Cervical Cancer Awareness Month – update from the MALSCOT programme
26 January 2024
Malawi has the highest mortality rate from cervical cancer in the world, with families and communities hugely impacted by mothers’ deaths at relatively young age.
As January is Cervical Cancer Awareness Month, we are very glad to be able to share this positive update from the MALSCOT programme on their great progress and targets for the future, Cervical Cancer having the potential to be the first cancer with the possibility of global elimination by 2030.
The MALSCOT programme and its predecessor, funded by the Scottish Government International Development Programme for Malawi over 8 of the last 11 years, has enabled a number of volunteers from different NHS Health Boards and different professional groups to train and support Malawian providers to deliver a same day cervical ‘screen and treat’ programme for a large number of rural women who have never before had access to screening, let alone treatment. This competence assured programme has impacted the lives of thousands of women and would not have been possible without the passion and commitment to the partnership between our Malawian provider colleagues and our Scottish volunteers.
In that time the programme has:
- Raised community awareness of cervical cancer, its association with the virus HPV, and the preventable nature of the cancers through screening
- Provided cervical screening services on a daily basis in 8 hubs across all three regions of Malawi and on a weekly basis in 35 ‘spoke’ health centres, some of them at great distance from the hub
- Provided ‘outreach’ clinics to the most inaccessible areas where women could not reach a health centre
- Trained >100 providers of VIA screening (visual inspection with acetic acid) and same day treatment (by thermal ablation) of early lesions. While this is different from the screening programme in the UK, it is affordable and scalable, as shown during the interval between our two large grants
- Screened >140,000 women, offered same day treatment where relevant, biopsies of suspicious cancers, follow-up where needed, referral to secondary/tertiary level services where appropriate and access to palliative care for women with frank cancers.
- Created a database which will allow expansion to other centres and collection of national data to inform future policies.
There is much still to do! Cervical cancer is the first cancer with the possibility of global elimination by 2030 through:
- 90% vaccine uptake in girls over 9 years of age, preferably through a schools-based programme
- 70% screening up take at least twice between ages 30-50
- 90% access to treatment for those with early and treatable lesions.
- Cervical Cancer Elimination Initiative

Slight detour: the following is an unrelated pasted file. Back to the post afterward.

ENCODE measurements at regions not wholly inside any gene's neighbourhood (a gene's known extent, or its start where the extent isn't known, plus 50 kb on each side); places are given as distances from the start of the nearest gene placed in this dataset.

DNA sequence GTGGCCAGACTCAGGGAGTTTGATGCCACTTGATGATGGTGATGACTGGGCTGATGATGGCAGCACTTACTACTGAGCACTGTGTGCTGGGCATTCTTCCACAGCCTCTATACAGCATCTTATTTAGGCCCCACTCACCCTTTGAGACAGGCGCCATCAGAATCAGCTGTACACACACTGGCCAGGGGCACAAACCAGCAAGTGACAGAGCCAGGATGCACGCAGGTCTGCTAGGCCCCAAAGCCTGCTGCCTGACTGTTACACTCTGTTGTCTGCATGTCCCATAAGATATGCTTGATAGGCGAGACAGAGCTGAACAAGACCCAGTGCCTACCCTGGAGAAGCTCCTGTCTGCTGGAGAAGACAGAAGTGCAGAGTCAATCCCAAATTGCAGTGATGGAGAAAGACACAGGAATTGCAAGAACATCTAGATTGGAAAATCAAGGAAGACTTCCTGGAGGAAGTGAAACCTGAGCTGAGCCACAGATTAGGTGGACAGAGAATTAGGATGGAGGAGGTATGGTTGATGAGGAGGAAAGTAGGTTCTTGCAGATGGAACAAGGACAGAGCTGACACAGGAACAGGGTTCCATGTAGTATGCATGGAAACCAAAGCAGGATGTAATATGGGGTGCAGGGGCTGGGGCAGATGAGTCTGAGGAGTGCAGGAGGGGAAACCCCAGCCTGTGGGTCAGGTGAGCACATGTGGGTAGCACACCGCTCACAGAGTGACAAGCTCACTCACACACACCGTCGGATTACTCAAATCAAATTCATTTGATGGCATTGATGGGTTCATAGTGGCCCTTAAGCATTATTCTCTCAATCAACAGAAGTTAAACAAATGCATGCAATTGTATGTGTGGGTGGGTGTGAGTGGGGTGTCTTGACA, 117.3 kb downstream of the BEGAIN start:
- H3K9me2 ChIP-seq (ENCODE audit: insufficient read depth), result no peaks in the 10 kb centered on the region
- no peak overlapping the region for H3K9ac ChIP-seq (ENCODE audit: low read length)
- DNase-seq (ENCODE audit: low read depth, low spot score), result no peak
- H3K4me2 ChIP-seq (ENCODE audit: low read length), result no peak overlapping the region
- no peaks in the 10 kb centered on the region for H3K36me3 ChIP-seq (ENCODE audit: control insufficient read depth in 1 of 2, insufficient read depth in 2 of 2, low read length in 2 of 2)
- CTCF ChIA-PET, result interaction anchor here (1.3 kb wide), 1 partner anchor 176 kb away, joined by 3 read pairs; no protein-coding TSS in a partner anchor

The programme has been called MALSCOT since 2018 and was first led by Professor Heather Cubie (Consultant Clinical Scientist in Virology, NHS Lothian) from 2013-2018 and by Dr Christine Campbell (Reader, Usher Institute, University of Edinburgh) since 2018. In the early years, Dr Graeme Walker (Consultant Gynae Oncologist) and Sr Hilary Walker (Consultant Nurse Colposcopist), NHS Lothian) and Dr Miriam Deeny (Lead Colposcopist, NHS Greater Glasgow and Clyde) contributed hugely to the development and training of the clinical programme. Laboratory training and support for HPV testing was delivered by Professor Cubie with a self-sampling project by Dr Grazyna Stanczuk (Consultant Gynaecologist, NHS Dumfries and Galloway, 2015) and advanced HPV testing by Dr Ramya Bhatia (Clinical Scientist, NHS Lothian, 2017). From 2016 both Dr Deeny and Dr Wendy McMullen (Locum Consultant in O&G, NHS Tayside) have provided clinical support and education in Malawi and regular CPD sessions both in person and on-line with Dr Campbell being responsible for development of Mentoring and Safeguarding toolkits.
MALSCOT and the UN’s Sustainable Development Goals (SDGs)
MALSCOT contributes to three Sustainable Development Goals – Good Health and Wellbeing; Reduce Inequalities; and Partnerships for the Goals.
The focus and direct beneficiaries include women of all ages:
- Young women with little knowledge and understanding of the burden of cervical cancer and the benefits of preventative measures.
- Older women within the Ministry of Health age range for cervical screening who will benefit from access to same day ‘screen and treat’ services.
- Women living with HIV who are at significantly greater risk of developing cervical cancer.
- Vulnerable and disadvantaged women, including those with disabilities who find access to clinics difficult and those in prison/young offenders’ institutions who are often forgotten in the development of new services.